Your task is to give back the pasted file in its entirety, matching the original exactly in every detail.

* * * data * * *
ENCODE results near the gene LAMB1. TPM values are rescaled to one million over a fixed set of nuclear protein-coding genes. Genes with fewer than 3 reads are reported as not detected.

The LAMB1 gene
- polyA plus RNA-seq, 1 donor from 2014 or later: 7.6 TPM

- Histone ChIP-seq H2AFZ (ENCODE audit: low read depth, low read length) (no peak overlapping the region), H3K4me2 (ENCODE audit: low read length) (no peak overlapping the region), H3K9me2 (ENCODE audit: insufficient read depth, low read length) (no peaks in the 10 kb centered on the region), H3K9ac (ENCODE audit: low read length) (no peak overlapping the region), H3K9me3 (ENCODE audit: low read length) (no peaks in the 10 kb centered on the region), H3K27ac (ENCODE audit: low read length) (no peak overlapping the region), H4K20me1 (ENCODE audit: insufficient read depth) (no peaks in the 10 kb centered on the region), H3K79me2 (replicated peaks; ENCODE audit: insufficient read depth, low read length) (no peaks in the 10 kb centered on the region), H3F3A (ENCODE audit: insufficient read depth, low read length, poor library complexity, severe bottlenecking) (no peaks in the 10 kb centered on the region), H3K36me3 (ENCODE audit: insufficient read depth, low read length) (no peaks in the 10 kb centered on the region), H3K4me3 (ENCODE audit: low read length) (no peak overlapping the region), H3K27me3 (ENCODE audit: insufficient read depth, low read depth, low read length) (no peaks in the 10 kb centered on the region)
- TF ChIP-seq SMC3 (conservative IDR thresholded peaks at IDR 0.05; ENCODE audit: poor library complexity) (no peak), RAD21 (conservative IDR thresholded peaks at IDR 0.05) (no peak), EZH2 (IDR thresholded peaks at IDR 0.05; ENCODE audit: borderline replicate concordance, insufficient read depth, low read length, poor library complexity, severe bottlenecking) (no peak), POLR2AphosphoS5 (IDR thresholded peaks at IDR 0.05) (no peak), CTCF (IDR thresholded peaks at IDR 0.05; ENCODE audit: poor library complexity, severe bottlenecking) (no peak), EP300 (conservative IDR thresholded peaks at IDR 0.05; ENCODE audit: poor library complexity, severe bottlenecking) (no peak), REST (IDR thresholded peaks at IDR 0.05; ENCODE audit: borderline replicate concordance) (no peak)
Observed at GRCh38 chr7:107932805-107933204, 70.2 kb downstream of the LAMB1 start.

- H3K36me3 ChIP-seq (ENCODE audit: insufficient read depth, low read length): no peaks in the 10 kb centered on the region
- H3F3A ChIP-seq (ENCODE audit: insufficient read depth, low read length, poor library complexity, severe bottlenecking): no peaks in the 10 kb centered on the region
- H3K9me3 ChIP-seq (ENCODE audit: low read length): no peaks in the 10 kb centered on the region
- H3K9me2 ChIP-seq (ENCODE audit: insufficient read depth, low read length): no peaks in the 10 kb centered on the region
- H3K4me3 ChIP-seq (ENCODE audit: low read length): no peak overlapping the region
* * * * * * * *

ENCODE results near the gene LAMB1. TPM values are rescaled to one million over a fixed set of nuclear protein-coding genes. Genes with fewer than 3 reads are reported as not detected.

The LAMB1 gene
- polyA plus RNA-seq, 1 donor from 2014 or later: 7.6 TPM

- Histone ChIP-seq H2AFZ (ENCODE audit: low read depth, low read length) (no peak overlapping the region), H3K4me2 (ENCODE audit: low read length) (no peak overlapping the region), H3K9me2 (ENCODE audit: insufficient read depth, low read length) (no peaks in the 10 kb centered on the region), H3K9ac (ENCODE audit: low read length) (no peak overlapping the region), H3K9me3 (ENCODE audit: low read length) (no peaks in the 10 kb centered on the region), H3K27ac (ENCODE audit: low read length) (no peak overlapping the region), H4K20me1 (ENCODE audit: insufficient read depth) (no peaks in the 10 kb centered on the region), H3K79me2 (replicated peaks; ENCODE audit: insufficient read depth, low read length) (no peaks in the 10 kb centered on the region), H3F3A (ENCODE audit: insufficient read depth, low read length, poor library complexity, severe bottlenecking) (no peaks in the 10 kb centered on the region), H3K36me3 (ENCODE audit: insufficient read depth, low read length) (no peaks in the 10 kb centered on the region), H3K4me3 (ENCODE audit: low read length) (no peak overlapping the region), H3K27me3 (ENCODE audit: insufficient read depth, low read depth, low read length) (no peaks in the 10 kb centered on the region)
- TF ChIP-seq SMC3 (conservative IDR thresholded peaks at IDR 0.05; ENCODE audit: poor library complexity) (no peak), RAD21 (conservative IDR thresholded peaks at IDR 0.05) (no peak), EZH2 (IDR thresholded peaks at IDR 0.05; ENCODE audit: borderline replicate concordance, insufficient read depth, low read length, poor library complexity, severe bottlenecking) (no peak), POLR2AphosphoS5 (IDR thresholded peaks at IDR 0.05) (no peak), CTCF (IDR thresholded peaks at IDR 0.05; ENCODE audit: poor library complexity, severe bottlenecking) (no peak), EP300 (conservative IDR thresholded peaks at IDR 0.05; ENCODE audit: poor library complexity, severe bottlenecking) (no peak), REST (IDR thresholded peaks at IDR 0.05; ENCODE audit: borderline replicate concordance) (no peak)
Observed at GRCh38 chr7:107932805-107933204, 70.2 kb downstream of the LAMB1 start.

- H3K36me3 ChIP-seq (ENCODE audit: insufficient read depth, low read length): no peaks in the 10 kb centered on the region
- H3F3A ChIP-seq (ENCODE audit: insufficient read depth, low read length, poor library complexity, severe bottlenecking): no peaks in the 10 kb centered on the region
- H3K9me3 ChIP-seq (ENCODE audit: low read length): no peaks in the 10 kb centered on the region
- H3K9me2 ChIP-seq (ENCODE audit: insufficient read depth, low read length): no peaks in the 10 kb centered on the region
- H3K4me3 ChIP-seq (ENCODE audit: low read length): no peak overlapping the region